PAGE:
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San Francisco or Los Angeles for Zack Greinke?
Greinke, the 32-year-old right-hander who was runner-up in this year’s Cy Young Award vote, has agreed to a six-year contract with the Arizona Diamondbacks for $206.5 million, sources confirmed Friday night. Greinke must pass a physical for the deal to become official.
The Diamondbacks’ willingness to commit to a sixth year for Greinke (along with a record average annual value of more than $34 million) appeared to be the difference in what had become a three-team race of National League West foes, and is a massive commitment for a franchise whose 2015 payroll was $88 million, about a third of the Dodgers’.
It’s a big, risky play on a 32-year-old pitcher for the Diamondbacks, who do have a talented young group of players, and are now relevant again in the NL West, and also are gambling future seasons on Greinke’s production and health. The Dodgers, who have no budgetary constraints, would have passed based solely on principle, and now likely turn to second-tier free agents such as Johnny Cueto, Jeff Samardzija, Mike Leake and Scott Kazmir, same as the Giants.
The contract is technically the second major deal in the past three years for Greinke, who in early November opted out of his final three seasons (and the last $71 million) with the Dodgers.
Spurned in recent weeks by Cueto, who rejected $120 million over six years, the Diamondbacks went into the offseason desperate for starting pitching. They shot high for Cueto, then higher for Greinke, who they will put at the top of their rotation, ahead of Patrick Corbin, Rubby De La Rosa, Robbie Ray and Chase Anderson. The Diamondbacks’ starting pitching was below average in 2015, and ultimately undermined one of the better offenses in the league.
The contract follows two of significance this offseason for free-agent pitchers. The Detroit Tigers signed right-hander Jordan Zimmermann to a five-year, $110-million contract. Several days later, left-hander David Price signed for a record $217 million over seven years with the Boston Red Sox. In the Jetstream of those deals came Greinke, and what was believed to be a contest of wills (and dollars) between the Dodgers, the wealthiest franchise in the sport, and the Giants, three-time World Series champion this decade.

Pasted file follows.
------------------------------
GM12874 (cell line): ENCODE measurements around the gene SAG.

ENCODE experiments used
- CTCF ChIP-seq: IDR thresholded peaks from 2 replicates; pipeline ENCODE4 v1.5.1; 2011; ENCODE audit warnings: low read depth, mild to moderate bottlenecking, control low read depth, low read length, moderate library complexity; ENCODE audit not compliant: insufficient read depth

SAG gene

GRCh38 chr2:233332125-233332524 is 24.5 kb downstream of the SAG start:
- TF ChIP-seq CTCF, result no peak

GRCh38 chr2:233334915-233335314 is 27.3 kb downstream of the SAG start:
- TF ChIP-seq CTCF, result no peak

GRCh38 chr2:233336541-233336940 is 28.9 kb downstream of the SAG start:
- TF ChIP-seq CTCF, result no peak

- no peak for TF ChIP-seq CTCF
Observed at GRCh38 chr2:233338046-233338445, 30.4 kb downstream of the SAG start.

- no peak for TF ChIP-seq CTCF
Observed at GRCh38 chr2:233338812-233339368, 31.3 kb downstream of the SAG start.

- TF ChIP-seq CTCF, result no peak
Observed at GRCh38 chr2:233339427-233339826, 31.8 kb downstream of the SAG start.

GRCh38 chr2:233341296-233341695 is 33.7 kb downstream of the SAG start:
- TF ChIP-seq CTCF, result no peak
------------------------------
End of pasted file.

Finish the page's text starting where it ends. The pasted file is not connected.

Both had money socked away for Greinke. Both required his services. The Dodgers required a man inches behind Clayton Kershaw, as Greinke just completed the finest season of his career in that very role. The Giants, who’d built those titles on pitching, desired a 1B to Madison Bumgarner’s 1A, face a possible career downturn of Matt Cain and the free agency (and career downturn) of Tim Lincecum.
Instead, along came the Diamondbacks, Corbin’s continued return from Tommy John surgery, Paul Goldschmidt’s near-MVP talent, A.J. Pollock’s breakout 2015, and now an ace in Greinke, all now a challenge to the Dodgers and Giants.
The deep thinking, somewhat eccentric, often wry and hyper-athletic Greinke emerged in 2015 as the Dodgers’ co-ace, an extraordinary development given his partner at the top of the rotation was three-time Cy Young Award winner (and one-time MVP) Kershaw.
In spite of forecasts his personality might be ill-suited for a large-market franchise, Greinke shined in three seasons with the Dodgers, for whom he was 51-15 with a 2.30 ERA. His 2015 season was among the best in club history. Greinke was 19-3 with a league-leading 1.66 ERA. He threw a career-high (with the postseason) 236 1/3 innings, and in the regular season posted 200 strikeouts to 40 walks, and career bests in hits per nine innings and WHIP. Over six starts, from June 18 to July 19, he did not allow a run. He lost once after June 13 until Oct. 15, when he was outpitched by Jacob deGrom in Game 5 of the division series.
“I’ve just seen pretty much the same guy all the time,” former Dodgers manager Don Mattingly said in the days leading to that start. “He’s pretty simple. He’s basically going to come and pitch his game. He doesn’t worry about too much after that.
“I think just what him and Clayton have meant to our club over the last three years is just that one-two punch. They kind of save your bullpen. They take pressure off the other guys. Those are the guys that you think they’re going to win all the time.”
In addition to his effectiveness, Greinke’s value is in his dependability, which is why some teams were more willing to overlook his age when there were younger starters – Price is 30, Zimmermann is 29, Cueto is 29, Samardzija is 30, Yovani Gallardo is 29 – on the market.
Greinke has made at least 28 starts for eight consecutive seasons. In 2013, he missed a month with a broken collarbone, that being the result of Carlos Quentin charging the mound. He annually receives a lubricating injection in his right elbow during spring training, and has never missed a start due to arm issues. He has sought to limit his pitches, sometimes at the cost of strikeouts, and at times in his career has thrown fewer sliders because he believes they are harder on his arm.
A thinking-man’s pitcher with top-end stuff, Greinke, then, has thought his way through his career much as he does a start. The result is a fresh contract, and a new beginning in Arizona.